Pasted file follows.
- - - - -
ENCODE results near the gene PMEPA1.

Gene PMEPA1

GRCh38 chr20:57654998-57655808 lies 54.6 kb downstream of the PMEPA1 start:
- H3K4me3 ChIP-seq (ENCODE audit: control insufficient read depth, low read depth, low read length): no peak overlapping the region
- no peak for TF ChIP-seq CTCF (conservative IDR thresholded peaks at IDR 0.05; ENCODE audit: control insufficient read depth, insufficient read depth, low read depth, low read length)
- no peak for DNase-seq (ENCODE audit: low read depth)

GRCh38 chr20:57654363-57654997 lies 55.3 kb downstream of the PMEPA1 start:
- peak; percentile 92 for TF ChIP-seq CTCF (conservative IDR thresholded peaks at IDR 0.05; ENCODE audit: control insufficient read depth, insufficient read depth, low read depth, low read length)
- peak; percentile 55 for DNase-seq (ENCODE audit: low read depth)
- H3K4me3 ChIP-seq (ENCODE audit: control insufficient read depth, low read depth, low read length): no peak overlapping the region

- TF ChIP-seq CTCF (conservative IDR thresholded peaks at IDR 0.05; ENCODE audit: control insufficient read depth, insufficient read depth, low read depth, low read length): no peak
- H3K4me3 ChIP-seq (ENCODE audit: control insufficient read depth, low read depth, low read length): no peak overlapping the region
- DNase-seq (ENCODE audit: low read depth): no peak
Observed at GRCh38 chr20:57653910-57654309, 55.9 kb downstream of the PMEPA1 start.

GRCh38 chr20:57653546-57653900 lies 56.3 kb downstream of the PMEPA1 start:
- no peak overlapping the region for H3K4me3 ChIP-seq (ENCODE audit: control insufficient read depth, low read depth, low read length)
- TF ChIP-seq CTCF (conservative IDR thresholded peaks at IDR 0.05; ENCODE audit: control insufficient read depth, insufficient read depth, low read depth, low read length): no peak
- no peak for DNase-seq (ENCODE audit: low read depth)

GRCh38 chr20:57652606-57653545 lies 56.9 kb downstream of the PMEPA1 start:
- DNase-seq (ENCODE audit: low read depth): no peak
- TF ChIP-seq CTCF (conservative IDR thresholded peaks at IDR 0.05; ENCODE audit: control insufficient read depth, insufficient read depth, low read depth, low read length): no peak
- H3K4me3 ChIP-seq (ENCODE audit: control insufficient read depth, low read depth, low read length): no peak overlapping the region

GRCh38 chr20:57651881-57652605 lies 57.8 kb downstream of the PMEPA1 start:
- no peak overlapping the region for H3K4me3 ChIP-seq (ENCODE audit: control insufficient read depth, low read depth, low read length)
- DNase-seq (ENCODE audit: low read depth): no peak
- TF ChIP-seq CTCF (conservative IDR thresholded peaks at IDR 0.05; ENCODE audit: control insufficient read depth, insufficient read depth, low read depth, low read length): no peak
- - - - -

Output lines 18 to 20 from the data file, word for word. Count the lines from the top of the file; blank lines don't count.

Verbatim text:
- no peak for DNase-seq (ENCODE audit: low read depth)

GRCh38 chr20:57652606-57653545 lies 56.9 kb downstream of the PMEPA1 start:
- DNase-seq (ENCODE audit: low read depth): no peak